Questions or Comments? Email me at derek.fincham@gmail.com

Connecting Art and Drug Crime

LS Lowry’s The Viaduct, stolen in 2007

We can make at least one more connection between the drug trade and art theft. A number of stolen artworks have been recovered near Manchester. The investigation was primarily aimed at the sale of illegal narcotics, the paintings were ancillary to that investigation. The theft of the paintings in 2007 was a troubling example of a violent art theft:

A man posing as a postman knocked on the Aird family’s door in Cheadle Hulme. When Louise Aird, who was carrying the couple’s two-year-old daughter Sabrina in her arms, opened the door, she was confronted by Miller brandishing a 10-inch knife. Three other men followed him into the house. “They tied me up with a cable and had a knife in my back,” Aird, 46, said. “They said they would slit my throat. Then they said they would kill the baby if we moved, that’s what they kept saying. They took everything out of the bottom half of the house.”

The four men stole 14 pieces of art. In 2009 one of the thieves was jailed, while three remain at large. The two arrests in connection with this drug raid do not appear to have a connection to the theft itself. Rather the arrested men acquired the paintings through the black market. Though these works are well known and could not have been sold on the open market, these paintings do have value on the black market as leverage. The connections between other criminal activity and art theft are often discussed, but seldom shown in such sharp contrast as we see in this case. Interesting that the defendants thought the police were investigating them for the art, when it was a drug investigation instead that led to the recovery.
  1. Victim of LS Lowry paintings robbery relieved after thieves jailed, the Guardian, March 22, 2012, http://www.guardian.co.uk/artanddesign/2012/mar/22/ls-lowry-paintings-robbery (last visited Mar 22, 2012).
  2. LS Lowry Masterpieces Found In Anti-Drugs Raid In Liverpool, The Huffington Post,  http://www.huffingtonpost.co.uk/2012/03/21/ls-lowry-masterpieces-worth-17m-found-liverpool-anti-drugs-raid_n_1370727.html (last visited Mar 22, 2012).
Questions or Comments? Email me at derek.fincham@gmail.com

Stolen Magritte Returned

Olympia by Rene Magritte, has been returned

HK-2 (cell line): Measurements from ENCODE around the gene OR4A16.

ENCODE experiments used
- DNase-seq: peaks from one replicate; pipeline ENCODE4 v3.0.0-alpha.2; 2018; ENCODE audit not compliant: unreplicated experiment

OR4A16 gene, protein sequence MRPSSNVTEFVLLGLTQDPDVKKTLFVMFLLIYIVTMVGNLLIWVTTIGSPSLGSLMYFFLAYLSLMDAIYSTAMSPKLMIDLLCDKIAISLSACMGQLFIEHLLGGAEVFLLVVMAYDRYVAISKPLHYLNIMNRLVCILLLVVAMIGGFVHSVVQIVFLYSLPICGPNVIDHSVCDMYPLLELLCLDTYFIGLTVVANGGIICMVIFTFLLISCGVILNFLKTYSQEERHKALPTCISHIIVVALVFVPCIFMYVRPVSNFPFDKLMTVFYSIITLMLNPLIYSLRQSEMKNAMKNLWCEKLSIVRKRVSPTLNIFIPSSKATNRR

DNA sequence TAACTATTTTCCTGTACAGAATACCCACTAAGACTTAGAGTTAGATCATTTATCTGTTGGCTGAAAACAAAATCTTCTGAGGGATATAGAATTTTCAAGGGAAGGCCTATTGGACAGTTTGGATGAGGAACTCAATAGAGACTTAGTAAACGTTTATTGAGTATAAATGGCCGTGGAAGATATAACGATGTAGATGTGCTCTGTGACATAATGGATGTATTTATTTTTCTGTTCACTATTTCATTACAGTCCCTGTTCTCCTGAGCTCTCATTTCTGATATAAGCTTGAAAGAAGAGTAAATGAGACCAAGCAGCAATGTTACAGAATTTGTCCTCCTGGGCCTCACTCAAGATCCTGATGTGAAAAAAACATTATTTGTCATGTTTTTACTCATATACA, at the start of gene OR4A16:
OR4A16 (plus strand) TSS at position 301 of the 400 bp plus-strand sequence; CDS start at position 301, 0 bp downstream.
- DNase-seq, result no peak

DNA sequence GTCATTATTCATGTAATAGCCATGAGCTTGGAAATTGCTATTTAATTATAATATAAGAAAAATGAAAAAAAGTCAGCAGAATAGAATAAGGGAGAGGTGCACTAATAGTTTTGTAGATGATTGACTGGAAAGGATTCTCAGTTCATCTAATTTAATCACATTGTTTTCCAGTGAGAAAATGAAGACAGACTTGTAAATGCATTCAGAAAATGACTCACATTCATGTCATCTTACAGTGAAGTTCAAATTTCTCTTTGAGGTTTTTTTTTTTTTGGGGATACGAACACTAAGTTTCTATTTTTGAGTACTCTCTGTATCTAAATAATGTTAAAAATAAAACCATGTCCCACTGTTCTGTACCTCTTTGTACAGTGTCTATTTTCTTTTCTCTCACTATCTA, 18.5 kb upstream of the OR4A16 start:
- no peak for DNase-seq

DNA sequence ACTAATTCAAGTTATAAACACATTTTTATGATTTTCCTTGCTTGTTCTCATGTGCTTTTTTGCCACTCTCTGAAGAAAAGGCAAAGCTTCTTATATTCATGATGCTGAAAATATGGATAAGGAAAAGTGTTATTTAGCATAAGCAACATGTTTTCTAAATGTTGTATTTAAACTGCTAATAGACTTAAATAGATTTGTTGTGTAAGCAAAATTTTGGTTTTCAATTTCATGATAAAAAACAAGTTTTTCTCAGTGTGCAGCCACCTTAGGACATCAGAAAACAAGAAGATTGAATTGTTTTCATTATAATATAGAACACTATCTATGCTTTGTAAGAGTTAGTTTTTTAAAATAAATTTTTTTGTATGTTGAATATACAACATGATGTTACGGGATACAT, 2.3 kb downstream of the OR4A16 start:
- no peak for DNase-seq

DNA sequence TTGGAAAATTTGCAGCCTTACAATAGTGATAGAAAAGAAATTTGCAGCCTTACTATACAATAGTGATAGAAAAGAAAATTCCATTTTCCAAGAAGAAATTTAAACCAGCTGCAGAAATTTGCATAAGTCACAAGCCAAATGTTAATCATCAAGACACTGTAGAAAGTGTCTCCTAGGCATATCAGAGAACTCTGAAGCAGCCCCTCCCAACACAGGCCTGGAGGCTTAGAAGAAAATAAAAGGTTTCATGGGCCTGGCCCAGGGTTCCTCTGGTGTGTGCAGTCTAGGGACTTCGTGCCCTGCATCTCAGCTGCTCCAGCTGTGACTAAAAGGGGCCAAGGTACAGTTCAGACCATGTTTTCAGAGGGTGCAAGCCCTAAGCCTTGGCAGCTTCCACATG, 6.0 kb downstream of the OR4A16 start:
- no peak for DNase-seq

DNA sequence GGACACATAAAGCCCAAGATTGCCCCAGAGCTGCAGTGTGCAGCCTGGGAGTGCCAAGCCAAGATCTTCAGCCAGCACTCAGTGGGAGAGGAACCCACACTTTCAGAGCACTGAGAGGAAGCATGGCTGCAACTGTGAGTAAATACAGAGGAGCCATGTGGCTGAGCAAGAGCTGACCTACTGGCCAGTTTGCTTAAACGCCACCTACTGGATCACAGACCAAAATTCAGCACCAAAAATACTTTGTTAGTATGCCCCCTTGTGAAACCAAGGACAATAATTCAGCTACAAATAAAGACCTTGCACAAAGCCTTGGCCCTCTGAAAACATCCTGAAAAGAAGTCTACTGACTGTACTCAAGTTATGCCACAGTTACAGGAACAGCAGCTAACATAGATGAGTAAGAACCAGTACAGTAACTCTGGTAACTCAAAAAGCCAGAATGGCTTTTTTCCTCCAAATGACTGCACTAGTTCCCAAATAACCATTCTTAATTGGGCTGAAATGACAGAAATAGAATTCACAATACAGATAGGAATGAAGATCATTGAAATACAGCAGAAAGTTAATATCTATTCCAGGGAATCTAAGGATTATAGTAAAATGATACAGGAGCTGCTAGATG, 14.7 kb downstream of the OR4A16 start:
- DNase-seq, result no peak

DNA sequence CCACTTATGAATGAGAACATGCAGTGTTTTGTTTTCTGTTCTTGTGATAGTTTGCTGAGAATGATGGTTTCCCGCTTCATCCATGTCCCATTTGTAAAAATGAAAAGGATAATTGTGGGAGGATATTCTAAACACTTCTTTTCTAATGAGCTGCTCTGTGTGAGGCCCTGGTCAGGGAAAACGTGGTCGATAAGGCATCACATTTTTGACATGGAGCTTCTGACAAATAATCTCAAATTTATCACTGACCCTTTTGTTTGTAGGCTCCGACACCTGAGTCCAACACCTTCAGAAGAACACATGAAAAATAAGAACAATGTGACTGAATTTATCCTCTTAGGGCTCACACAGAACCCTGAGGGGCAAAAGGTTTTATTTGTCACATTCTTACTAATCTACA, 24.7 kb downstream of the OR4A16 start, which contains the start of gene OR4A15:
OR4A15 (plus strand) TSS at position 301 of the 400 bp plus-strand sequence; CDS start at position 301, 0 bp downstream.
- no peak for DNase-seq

In 2009 two armed thieves stormed the former home of Rene Magritte outside of Brussels. They held the three curators and two tourists at gunpoint while they stole the work.  Given the events yesterday at the Athens Museum, it is perhaps reminding ourselves why art thieves decide to steal. At the time I ran through some possible motives of stealing a work of art:

The first, is that a collector admires the piece, and hired a thief to take it for him. We can call this the Dr. No situation. This seems the least likely possibility, but the one that strikes a chord with the imagination. Writers in this subject frequently cite the Dr. No as being responsible for thefts, and I admit it makes for good Bond villains, but there has been no convincing evidence that thsi is why people are stealing rare objects. Another similar possibility  . . .  is that an unscrupulous dealer may have a similar piece for sale, and if he can establish some excitement around these kinds of pieces, the price for his similar work may go up. 

Second, the thief may not have known that the object was so rare as to make its subsequent sale difficult.

Third, the thief may simply be trying to kidnap the object. They could then [ensure] its safe return for a generous reward, or negotiate its return.

Finally, perhaps the market is doing such a poor job of regulating what is and is not legitimate, that it may not be all that difficult to sell this piece after all. This strikes me as the most troubling possibility, but also not very likely.

We can also add a fifth possibility, that organized criminals use these works as collateral in a kind of shadow version of the stock market.

In this case it seems the second possibility was exactly right, as now the work has been returned because the thieves were unable to find a buyer. In a report the Curator of the Magritte museum, Andre Garitte said the painting was returned after the thieves “understood they wouldn’t be able to sell it because it was too well-known,” he said. “It became an embarassment and they preferred to get rid of it. Luckily they didn’t destroy it.”

Questions or Comments? Email me at derek.fincham@gmail.com